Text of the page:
Dos Abend Blatt

From Wikipedia, the free encyclopedia
Jump to: navigation, search
Dos Abend Blatt
Type Daily
Publisher Socialist Labor Party
Editor Philip Krantz (1894-1899)
Founded 1894
Political alignment socialist
Language Yiddish
Ceased publication 1902
Sister newspapers Di arbeter tsaytung

Yiddish Jidysz.lebt.svg Journalism



Radio Programs:

Daily news online:

Weekly newspapers:

Monthly web newspapers:

Magazines:

Hotline broadcasting:

Dos Abend Blatt (The Evening Paper; original extensive title Yiddish: אבענד בלאטט פון דיא ארבייטער צייטונג; Abend blatt fun di arbayter tsaytung) was a Yiddish language daily newspaper published in New York City, United States.[1] Dos Abend Blatt was launched as an outgrowth of the weekly Di Arbeter Tsaytung (Workman's Paper).[2] Published between 1894 and 1902, it was an organ of the Socialist Labor Party of America (SLP).[3]

Dos Abend Blatt was the first socialist Yiddish daily to appear in New York.[1] During its early phase, Dos Abend Blatt rivaled the readership of the anarchist Freie Arbeiter Stimme and, later, the bourgeois-orthodox Yiddisher Tagesblatt.[4] The newspaper was sponsored by the United Hebrew Trades.[5]

Politically, Dos Abend Blatt argued in favour of an internationalist line, denouncing national chauvinism, labor nationalism and Zionism. It called on Jewish workers to unite along class lines, rather than building an identity around their language and/or religion (Yiddishkeit). Regarding antisemitism, Dos Abend Blatt argued that the problem had economic roots and thus Jewish nationalism was not an adequate answer. However, the news section of the paper carried frequent reports on antisemitism and pogroms around the world.[6]

In 1897 a split erupted amongst the Jewish cadres of the SLP. A dissident minority group was expelled in June 1897. The majority group, represented by Philip Krantz, Benjamin Feygenbaum, Jacob Milch and Joseph Schlossberg, retained control over Dos Abend Blatt. The dissidents founded a new Yiddish socialist newspaper, Forverts.[7] Competition between Forverts and Dos Abend Blatt became fierce, a contest which Dos Abend Blatt would eventually lose. Two political issues, in which Forverts adopted a far more pragmatic approach in appealing to Jewish communal sentiments, proved decisive in the competition; the Dreyfus affair and the Spanish–American War.[8]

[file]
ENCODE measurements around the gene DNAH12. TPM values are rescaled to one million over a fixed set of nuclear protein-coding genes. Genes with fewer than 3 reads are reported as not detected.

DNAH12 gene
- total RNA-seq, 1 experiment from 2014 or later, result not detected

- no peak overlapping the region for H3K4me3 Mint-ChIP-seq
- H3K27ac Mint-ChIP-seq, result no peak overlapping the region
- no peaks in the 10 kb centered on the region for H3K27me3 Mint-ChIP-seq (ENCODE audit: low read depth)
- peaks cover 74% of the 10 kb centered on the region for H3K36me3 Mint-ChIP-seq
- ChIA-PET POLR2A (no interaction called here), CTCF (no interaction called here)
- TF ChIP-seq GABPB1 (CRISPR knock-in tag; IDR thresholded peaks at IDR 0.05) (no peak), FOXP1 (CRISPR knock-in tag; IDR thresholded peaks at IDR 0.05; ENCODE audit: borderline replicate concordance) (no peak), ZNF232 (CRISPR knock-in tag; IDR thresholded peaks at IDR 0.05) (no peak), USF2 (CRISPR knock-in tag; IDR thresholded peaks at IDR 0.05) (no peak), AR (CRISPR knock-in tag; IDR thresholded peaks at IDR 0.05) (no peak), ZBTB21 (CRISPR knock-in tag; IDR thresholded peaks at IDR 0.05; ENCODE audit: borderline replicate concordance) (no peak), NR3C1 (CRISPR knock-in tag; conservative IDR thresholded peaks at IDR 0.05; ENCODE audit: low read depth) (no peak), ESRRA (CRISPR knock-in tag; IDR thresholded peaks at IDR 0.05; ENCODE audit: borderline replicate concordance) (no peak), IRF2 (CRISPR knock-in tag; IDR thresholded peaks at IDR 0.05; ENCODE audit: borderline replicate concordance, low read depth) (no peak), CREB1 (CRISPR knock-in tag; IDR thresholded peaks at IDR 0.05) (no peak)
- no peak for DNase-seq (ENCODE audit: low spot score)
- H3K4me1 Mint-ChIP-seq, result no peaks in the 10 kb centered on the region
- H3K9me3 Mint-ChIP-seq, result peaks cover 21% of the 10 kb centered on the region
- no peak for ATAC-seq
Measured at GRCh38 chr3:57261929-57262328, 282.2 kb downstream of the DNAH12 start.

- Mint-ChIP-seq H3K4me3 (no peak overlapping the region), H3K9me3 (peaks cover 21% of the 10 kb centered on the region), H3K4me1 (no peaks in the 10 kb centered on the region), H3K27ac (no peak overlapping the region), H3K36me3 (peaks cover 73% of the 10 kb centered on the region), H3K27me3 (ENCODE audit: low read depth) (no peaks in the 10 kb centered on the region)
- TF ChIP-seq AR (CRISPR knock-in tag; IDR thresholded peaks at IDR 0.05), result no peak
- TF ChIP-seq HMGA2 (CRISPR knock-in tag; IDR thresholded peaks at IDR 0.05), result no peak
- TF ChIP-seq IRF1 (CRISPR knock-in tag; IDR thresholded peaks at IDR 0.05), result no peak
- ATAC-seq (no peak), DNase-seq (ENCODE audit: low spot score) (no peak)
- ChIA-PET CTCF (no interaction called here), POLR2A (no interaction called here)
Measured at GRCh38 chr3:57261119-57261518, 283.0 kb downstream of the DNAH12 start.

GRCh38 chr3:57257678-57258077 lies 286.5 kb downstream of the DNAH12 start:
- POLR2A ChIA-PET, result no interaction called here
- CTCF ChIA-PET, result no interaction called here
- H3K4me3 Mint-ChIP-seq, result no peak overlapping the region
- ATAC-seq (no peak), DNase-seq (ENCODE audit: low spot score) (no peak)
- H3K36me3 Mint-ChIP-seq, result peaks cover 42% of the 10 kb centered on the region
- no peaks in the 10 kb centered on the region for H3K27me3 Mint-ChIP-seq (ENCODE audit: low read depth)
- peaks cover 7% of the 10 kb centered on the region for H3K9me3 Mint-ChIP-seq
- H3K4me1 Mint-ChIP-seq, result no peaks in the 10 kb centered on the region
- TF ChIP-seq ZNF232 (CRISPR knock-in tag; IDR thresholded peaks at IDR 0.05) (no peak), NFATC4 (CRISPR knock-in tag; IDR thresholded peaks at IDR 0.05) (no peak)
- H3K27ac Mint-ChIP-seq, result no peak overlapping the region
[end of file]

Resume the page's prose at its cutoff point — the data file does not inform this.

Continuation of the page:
Regarding the Dreyfus affair, Dos Abend Blatt found itself at loggerheads with large sectors of the Jewish community. The editor of the paper, Philip Krantz, questioned the innocence of Dreyfus. This position would prove largely unpopular amongst the Yiddish-speaking community.[6]

At the time of the Cuba war, Dos Abend Blatt was one of the first newspapers to voice opposing to the policies of the American government.[9] The paper, through the editorials of Krantz and Benjamin Feygenbaum, opposed the nationalist fervour that the war aroused, and argued that the war was carried out for the benefit of the dominant classes, that Cuba would not be liberated but put under American rule and that the working class was suffering the losses at the battlefield. The paper argued against the discourse that Spain was an eternal enemy of the Jewish people.[9]

In July 1899 the SLP split into two. Those loyal to Daniel De Leon retained control over Dos Abend Blatt, but several prominent members (such as Krantz and Feygenbaum) had joined the other camp and subsequently left the paper.[10]

By 1900, there was an attempt to popularize Dos Abend Blatt amongst the Jewish community, through introduction of 'Jewish News' and 'Jewish Letters' (from abroad) sections. However, this shift in editorial policy gave little benefit, as Forverts had already won over major sections of readership by consistently appealing to the notion of Yiddishkeit.[11]

Dos Abend Blatt and Di Arbeter Tsaytung both terminated publication in 1902.[10]

Bibliography[edit]

References[edit]

  1. ^ a b Diner, Hasia R. In the Almost Promised Land: American Jews and Blacks, 1915-1935. Baltimore: Johns Hopkins University Press, 1995. p. 29
  2. ^ Michaels, Tony A Fire in Their Hearts; Yiddish Socialists in New York, Cambridge, Harvard University Press, 2005. p. 103
  3. ^ Soltes, Mordecai. The Yiddish Press, an Americanizing Agency. American education--its men, ideas, and institutions. New York: Arno Press, 1969. p. 182
  4. ^ Kosak, Hadassa. Cultures of Opposition: Jewish Immigrant Workers, New York City, 1881-1905. SUNY series in American labor history. Albany: State University of New York Press, 2000. p. 136
  5. ^ American Journalism, 1690-1940. London: Routledge, 2000. Vol. 3. pp. 175-176
  6. ^ a b Jacobson, Matthew Frye. Special Sorrows: The Diasporic Imagination of Irish, Polish, and Jewish Immigrants in the United States. Cambridge: Harvard University Press, 1995. pp. 62-63, 150
  7. ^ Frankel, Jonathan. Prophecy and Politics: Socialism, Nationalism, and the Russian Jews, 1862-1917. Cambridge [England]: Cambridge University Press, 1984. p. 467
  8. ^ Bell, Daniel. Marxian Socialism in the United States. Cornell paperbacks. Ithaca, N.Y.: Cornell University Press, 1996. p. 98
  9. ^ a b Jacobson, Matthew Frye. Special Sorrows: The Diasporic Imagination of Irish, Polish, and Jewish Immigrants in the United States. Cambridge: Harvard University Press, 1995. pp. 146-147, 150-151
  10. ^ a b Frankel, Jonathan. Prophecy and Politics: Socialism, Nationalism, and the Russian Jews, 1862-1917. Cambridge [England]: Cambridge University Press, 1984. p. 473
  11. ^ Jacobson, Matthew Frye. Special Sorrows: The Diasporic Imagination of Irish, Polish, and Jewish Immigrants in the United States. Cambridge: Harvard University Press, 1995. p. 274